We previously showed that NSP4 forms a novel vesicular compartment concomitantly with increased [Ca2+]cyto (45) and that these structures associate with the autophagy protein LC3 and surround viroplasms, cytoplasmic inclusions in rotavirus-infected cells that support virus replication. The formation of these vesicular puncta by exogenous expression of NSP4 serves as a surrogate for the formation of viroplasm-associated puncta. In these studies, mutation of the viroporin domain prevented the elevation of cytoplasmic Ca2+ levels, which correlated with the disruption of viroporin activity and loss of E. coli cytotoxicity. While the NTK mutant did not induce lysozyme-mediated cell lysis, it showed E. coli cytotoxicity and elevation of calcium levels similar to those of WT NSP4, indicating that MDA can be retained in the absence of cell lysis. The use of flow cytometry and Indo-1 as a Ca2+ indicator allowed single-cell analysis of a much larger population of NSP4-expressing cells than in previous studies that used single-cell microscopy and Fura-2 (27, 28). Additionally, Indo-1 is less sensitive to compartmentalization into Ca2+-storage organelles, allowing more accurate measurements of [Ca2+]cyto (52).
NSP4 viroporin activity could trigger the elevation of cytoplasmic Ca2+ levels in several ways that are not necessarily mutually exclusive. In the ER, progressive depletion of the ER Ca2+ stores by ER-associated NSP4 could activate store-operated Ca2+ entry (SOCE) and indirectly increase plasma membrane permeability by opening cellular Ca2+ entry channels (26, 53). Additionally, expression of NSP4 increases plasma membrane permeability to mono- and divalent cations (28). Since NSP4 traffics to the plasma membrane in RV-infected cells, it is possible that NSP4 viroporin activity could directly increase plasma membrane permeability to Ca2+ and possibly other ions (28, 54). Both mechanisms rely on NSP4 viroporin activity; however, a detailed analysis of how NSP4 affects Ca2+ at both the ER and plasma membrane will be necessary to determine the relative importance that either direct permeabilization or SOCE activation, or both, has on the elevation of intracellular Ca2+ levels during a rotavirus infection.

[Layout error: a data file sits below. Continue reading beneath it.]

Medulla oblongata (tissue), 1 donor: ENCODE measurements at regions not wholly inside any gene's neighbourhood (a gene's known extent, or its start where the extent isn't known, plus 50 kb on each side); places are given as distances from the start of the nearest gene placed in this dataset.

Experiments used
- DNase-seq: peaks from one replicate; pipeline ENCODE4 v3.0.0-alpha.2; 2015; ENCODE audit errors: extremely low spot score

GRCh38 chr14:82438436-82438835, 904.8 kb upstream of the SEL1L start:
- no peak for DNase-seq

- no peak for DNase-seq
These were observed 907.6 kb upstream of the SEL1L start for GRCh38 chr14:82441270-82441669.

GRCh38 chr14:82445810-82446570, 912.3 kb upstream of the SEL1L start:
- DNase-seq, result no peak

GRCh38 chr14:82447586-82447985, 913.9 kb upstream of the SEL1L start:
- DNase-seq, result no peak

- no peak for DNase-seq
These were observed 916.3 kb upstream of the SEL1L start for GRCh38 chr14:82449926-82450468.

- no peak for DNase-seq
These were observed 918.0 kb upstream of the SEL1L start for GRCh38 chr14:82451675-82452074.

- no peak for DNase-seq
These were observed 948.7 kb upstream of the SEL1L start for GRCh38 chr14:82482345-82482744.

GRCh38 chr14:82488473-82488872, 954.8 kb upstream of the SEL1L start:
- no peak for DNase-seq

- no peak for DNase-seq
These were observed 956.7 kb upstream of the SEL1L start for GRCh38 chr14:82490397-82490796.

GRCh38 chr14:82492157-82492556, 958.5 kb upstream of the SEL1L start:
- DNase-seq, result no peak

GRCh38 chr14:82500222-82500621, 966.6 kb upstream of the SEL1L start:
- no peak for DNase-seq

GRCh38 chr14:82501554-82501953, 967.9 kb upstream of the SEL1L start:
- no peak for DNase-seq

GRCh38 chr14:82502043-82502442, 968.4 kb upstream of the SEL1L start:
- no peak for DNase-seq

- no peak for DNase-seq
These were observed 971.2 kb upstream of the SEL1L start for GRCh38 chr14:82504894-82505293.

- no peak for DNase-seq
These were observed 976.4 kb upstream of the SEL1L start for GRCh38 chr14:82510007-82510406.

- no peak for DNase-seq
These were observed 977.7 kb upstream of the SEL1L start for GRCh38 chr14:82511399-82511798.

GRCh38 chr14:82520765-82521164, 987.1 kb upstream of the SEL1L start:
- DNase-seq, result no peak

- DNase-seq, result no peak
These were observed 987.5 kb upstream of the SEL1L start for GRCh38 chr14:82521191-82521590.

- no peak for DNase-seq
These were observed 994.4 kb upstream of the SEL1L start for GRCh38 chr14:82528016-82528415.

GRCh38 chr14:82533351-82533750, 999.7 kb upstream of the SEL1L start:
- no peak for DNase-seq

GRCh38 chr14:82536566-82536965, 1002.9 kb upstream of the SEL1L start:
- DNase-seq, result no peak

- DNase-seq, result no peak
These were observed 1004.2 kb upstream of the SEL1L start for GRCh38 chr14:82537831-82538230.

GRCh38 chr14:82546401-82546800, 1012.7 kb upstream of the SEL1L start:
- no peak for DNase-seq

Previous studies suggested that the movement of NSP4 from the ER into the punctate NSP4/LC3 vesicles was regulated by [Ca2+]cyto, but since the mechanism of NSP4-mediated ER calcium release was unknown, the dependence on calcium for this process could not be characterized further (45). We demonstrated that failure of the viroporin mutants to spontaneously form puncta was a direct consequence of their inability to elevate cytoplasmic Ca2+ levels by measuring puncta formation after buffering (BAPTA-AM) or elevating (TG) [Ca2+]cyto. Under normal conditions, puncta formation by NSP4 occurs spontaneously and rapidly; however, mutants of either the pentalysine domain (K62,66,69E) or amphipathic domain (ASDASA) were unable to form puncta. TG stimulation of viroporin mutant NSP4 puncta formation demonstrated that the mutations specifically blocked the elevation of [Ca2+]cyto but not the ability to form puncta. Thus, disruption of cellular Ca2+ homeostasis and puncta formation are separable events, and NSP4 not only increases [Ca2+]cyto by viroporin activity but also appears to be a sensor for changes in [Ca2+]cyto. The NSP4 viroporin mutants developed in these studies will be useful tools to determine the precise [Ca2+]cyto that triggers NSP4 puncta formation.